There are two super important pieces of information that you may have missed as you frantically finished buying, wrapping and trading your presents this holiday season. First: The Powerpuff Girls is getting a reboot in 2014, returning to Cartoon Network for a one-night special on January 14th. AWESOME. Second: Ringo Starr will make an appearance in the show as a character named Fibonacci Sequins, “Townsville’s most famous flamboyant mathematician.”
Bubbles, Blossom, Buttercup, and Beaucoups of Blues? Ringo Starr? Math puns? CGI?! The creators of this special thought of literally everything. But really, putting any beloved musician behind an animated character is a recipe for success and at least somewhat decent ratings, which is why showrunners are doing it all the time. Here are five other artists who lent their voices to cartoons “ either as a fictional character or as a stylized version of themselves.
1. Busta Rhymes as Reptar
While he wasn’t the man behind Reptar in the animated series, Busta Rhymes voiced the Reptar Wagon the precocious tots take to run away from their parents in the first full-length Rugrats movie. The rapper also recorded a song for the film’s soundtrack called “On Your Marks, Get Set, Ready, Go.” It’s no “Break Ya Neck,” but it is pretty adorable.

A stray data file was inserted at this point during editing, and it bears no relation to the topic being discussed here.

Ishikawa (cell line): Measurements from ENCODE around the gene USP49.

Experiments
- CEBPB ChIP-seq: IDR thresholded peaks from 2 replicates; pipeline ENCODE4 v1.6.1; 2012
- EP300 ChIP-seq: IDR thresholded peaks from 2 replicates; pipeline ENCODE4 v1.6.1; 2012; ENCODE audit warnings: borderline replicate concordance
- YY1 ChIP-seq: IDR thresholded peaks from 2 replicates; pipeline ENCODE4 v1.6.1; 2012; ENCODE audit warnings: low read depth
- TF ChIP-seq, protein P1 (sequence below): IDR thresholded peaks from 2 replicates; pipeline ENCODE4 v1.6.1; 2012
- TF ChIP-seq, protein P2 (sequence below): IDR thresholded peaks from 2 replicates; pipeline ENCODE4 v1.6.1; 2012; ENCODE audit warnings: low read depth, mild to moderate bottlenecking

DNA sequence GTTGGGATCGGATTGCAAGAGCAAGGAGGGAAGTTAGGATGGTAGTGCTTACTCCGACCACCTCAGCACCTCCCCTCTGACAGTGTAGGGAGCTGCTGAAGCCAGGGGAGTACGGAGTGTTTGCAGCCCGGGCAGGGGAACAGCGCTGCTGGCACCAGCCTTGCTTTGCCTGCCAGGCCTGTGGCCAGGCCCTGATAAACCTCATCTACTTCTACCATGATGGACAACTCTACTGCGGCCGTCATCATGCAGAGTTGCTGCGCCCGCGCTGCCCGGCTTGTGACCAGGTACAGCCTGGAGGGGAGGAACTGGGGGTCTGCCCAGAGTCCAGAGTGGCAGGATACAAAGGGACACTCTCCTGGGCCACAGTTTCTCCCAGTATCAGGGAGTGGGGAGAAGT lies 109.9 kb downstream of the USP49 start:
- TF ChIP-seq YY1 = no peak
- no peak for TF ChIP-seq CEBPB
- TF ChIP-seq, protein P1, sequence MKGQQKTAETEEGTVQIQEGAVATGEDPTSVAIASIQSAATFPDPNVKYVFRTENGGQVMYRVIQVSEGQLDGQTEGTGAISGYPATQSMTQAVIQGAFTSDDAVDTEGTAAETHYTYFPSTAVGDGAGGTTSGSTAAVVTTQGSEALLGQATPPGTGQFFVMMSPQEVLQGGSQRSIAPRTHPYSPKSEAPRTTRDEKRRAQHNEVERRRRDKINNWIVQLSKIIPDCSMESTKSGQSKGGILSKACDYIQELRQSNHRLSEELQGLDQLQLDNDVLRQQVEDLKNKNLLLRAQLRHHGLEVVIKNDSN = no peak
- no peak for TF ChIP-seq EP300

Katy Perry was crowned the Queen of Twitter earlier this week, after figures released by the site showed that she gained more than 15 million followers in 2013. Which is good, because while KP has already received numerous accolades “ Billboard Music Awards, American Music Awards, a star on the Hollywood Walk of Fame “ we all know that when it comes to determining popularity (and self worth), it’s all a matter of how many Twitter followers you have.
Perry may have narrowly beat out fellow pop superstars like Lady Gaga and Justin Bieber to take home the title of most beloved on the interwebz, but her timeline isn’t nearly as funny, thought-provoking, or all-around enjoyable as some of the musicians who truly rule the social network. For tweets that are full of lulz and aren’t purely written for self promotion, try following these unsung heroes.
John Darnielle “ @mountain_goats